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10 Security Terms You Need to Know

No partner can be an expert in everything.  If you’re not a security expert, you can still bring the right security solutions to your customers. Rest assured, nobody will expect you to rattle off the intricacies of advanced threat detection during a sales call.  Still, it’s imperative that you at least know the basics about protecting business information systems so you don’t get caught off guard and find yourself at a loss for words when communicating with customers. 

Here is a glossary of 10 must-know security terms that will help you sound like a seasoned cybersecurity veteran:  

1. Access control: Not all information should be accessed publicly in the cloud. As such, it’s important that businesses have access controls in place, which work like security checkpoints protecting particular folders. A strong, centralized access control system helps prevent internal data leaks and blocks old employees or partners who may try to access the network. 

2. Identity management: Along with access control comes identity management, which refers to the distribution of individual employee accounts. 

3. Malware: Malware is software that, once embedded onto a computer or network, enables hackers to carry out disruptive tasks. Malware can be used to restrict access, steal information, or assume control over a machine. There are many different types of malware. 

4. Ransomware: This is a particular form of malware that you need to know about, since it’s spreading like wildfire in 2016! In a ransomware attack, a hacker will embed malware that locks access to the network. This is done with the stipulation that if a payment is not made, the files will be destroyed. 

5. Software vulnerability: This is a weakness in the software code that, once exploited, can allow a hacker to embed malware into an operating system. Software vulnerabilities must be quickly identified and “patched”—or fixed—to prevent a cyberattack. 

6. Data breach: When sensitive information is exposed to an unauthorized third party, this is referred to as a data breach. A data breach can involve consumer information, like health records and financial records, or intellectual property.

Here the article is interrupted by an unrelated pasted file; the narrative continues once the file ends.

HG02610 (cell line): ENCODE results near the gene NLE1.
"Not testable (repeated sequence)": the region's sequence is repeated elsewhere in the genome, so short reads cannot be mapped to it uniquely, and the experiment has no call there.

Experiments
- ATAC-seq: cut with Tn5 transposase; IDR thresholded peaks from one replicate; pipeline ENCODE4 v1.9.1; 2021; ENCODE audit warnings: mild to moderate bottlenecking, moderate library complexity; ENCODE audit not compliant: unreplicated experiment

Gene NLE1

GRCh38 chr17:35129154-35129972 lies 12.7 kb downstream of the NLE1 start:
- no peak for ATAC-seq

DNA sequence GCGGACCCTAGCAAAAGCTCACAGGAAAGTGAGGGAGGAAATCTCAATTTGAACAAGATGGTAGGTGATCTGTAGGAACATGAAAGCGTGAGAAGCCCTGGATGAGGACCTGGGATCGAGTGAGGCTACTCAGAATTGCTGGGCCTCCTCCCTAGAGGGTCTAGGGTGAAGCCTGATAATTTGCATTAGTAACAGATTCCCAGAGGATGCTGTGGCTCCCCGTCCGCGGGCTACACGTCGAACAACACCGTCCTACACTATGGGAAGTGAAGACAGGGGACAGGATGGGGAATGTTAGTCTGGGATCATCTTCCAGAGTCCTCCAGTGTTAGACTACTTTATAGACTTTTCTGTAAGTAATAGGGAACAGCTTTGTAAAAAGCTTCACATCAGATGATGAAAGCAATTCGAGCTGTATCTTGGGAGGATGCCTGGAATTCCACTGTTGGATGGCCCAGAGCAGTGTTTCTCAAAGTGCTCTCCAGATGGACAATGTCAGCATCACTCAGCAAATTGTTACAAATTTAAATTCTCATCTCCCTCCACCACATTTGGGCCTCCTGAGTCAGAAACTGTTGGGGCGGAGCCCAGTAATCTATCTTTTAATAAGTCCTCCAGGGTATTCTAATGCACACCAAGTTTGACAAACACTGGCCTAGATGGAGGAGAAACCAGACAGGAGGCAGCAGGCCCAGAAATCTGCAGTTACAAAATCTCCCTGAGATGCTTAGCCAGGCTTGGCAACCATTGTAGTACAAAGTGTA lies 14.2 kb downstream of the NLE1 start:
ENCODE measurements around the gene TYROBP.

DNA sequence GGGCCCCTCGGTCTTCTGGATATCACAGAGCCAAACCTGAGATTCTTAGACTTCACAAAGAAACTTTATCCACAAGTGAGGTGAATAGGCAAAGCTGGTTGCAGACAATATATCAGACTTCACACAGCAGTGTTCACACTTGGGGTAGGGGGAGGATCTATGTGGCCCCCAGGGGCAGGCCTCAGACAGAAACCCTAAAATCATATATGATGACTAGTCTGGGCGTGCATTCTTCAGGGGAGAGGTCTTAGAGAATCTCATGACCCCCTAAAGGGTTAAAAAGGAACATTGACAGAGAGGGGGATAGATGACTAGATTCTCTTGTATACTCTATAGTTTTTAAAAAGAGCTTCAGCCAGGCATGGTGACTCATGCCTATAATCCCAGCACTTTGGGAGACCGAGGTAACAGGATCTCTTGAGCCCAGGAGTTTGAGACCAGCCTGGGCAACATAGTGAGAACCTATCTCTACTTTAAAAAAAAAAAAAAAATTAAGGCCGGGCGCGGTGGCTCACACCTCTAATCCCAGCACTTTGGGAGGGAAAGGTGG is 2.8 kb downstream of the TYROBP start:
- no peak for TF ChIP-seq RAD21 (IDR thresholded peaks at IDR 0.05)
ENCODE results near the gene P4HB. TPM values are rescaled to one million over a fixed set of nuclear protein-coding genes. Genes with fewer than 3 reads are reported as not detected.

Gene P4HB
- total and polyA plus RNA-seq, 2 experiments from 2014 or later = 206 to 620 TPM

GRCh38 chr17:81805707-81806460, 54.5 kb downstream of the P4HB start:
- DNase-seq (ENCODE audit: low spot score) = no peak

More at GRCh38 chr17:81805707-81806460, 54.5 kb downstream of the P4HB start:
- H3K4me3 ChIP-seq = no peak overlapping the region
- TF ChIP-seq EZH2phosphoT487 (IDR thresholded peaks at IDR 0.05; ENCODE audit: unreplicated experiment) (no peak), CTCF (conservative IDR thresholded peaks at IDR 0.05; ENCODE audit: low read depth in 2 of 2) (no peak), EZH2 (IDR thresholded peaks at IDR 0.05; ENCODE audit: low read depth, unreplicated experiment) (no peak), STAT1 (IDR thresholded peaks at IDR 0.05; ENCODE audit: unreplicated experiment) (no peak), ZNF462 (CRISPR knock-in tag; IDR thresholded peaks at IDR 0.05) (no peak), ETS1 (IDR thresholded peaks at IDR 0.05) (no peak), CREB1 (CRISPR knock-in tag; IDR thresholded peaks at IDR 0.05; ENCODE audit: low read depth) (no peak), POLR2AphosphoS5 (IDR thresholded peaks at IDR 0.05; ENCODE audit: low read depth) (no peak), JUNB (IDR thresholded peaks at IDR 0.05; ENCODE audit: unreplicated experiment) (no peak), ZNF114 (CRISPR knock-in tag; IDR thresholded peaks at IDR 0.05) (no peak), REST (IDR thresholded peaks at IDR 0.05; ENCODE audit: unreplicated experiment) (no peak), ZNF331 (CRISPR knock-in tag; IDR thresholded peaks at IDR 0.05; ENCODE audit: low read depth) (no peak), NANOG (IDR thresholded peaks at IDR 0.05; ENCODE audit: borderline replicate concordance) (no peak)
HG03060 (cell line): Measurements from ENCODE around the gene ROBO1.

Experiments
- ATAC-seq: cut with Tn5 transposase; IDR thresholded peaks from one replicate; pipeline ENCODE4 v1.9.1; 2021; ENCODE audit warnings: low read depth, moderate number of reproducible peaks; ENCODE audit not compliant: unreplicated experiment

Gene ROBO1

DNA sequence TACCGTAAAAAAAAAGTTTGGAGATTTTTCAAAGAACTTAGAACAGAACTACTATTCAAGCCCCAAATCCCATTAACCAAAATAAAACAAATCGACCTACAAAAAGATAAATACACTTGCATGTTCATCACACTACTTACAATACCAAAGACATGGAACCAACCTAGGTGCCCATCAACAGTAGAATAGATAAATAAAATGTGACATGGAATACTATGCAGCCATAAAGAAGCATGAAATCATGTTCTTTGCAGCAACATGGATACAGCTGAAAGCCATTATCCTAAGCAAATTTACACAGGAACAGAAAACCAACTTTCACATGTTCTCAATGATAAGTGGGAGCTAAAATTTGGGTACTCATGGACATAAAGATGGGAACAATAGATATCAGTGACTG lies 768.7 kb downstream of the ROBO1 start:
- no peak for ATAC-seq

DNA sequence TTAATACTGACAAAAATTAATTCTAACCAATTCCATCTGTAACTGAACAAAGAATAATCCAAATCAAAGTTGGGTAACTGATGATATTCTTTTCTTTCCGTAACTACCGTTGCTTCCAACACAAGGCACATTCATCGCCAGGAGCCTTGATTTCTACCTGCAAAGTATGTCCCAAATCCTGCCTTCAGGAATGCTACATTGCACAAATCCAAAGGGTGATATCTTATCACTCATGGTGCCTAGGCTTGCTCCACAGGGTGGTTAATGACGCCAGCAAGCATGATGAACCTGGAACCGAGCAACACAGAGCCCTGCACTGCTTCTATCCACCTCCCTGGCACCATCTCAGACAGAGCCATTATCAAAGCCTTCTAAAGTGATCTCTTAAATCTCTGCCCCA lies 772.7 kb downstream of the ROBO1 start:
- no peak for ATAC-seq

7. Two-factor authentication: Two-factor—or multi-factor—authentication involves using a secondary security measure to fortify end users’ accounts. For years, SMS has been one of the most popular two-factor authentication strategies. In the near future, however, SMS-based two-factor authentication will no longer be an acceptable way to authenticate end users. Now, many companies are exploring biometric-based security technologies. 

8. Threat campaign: Most cyberattacks against businesses are not isolated incidents. They are typically part of larger, organized plans called “campaigns.” Campaigns often last for years, while the hackers gather enough intelligence to launch a sophisticated attack against a network. 

9. Zero-day flaw: Sometimes, hacks happen very quickly. When an operating system is compromised before a software vulnerability is identified, it’s called a zero-day flaw. Since they can catch companies completely off-guard, zero-day flaws can be devastating. It can take a long time to come up with a solution.

10. Back door: A back door is a method of entering a computer network without having to go through the official security checkpoints (like a password or fingerprint scanner). Back doors are used by programmers, who create them for easy troubleshooting access, and by hackers. 

These are just a few of the many terms you will have to know to sell network security solutions. Have questions about these terms, or any others? Contact us today! Our team will be glad to help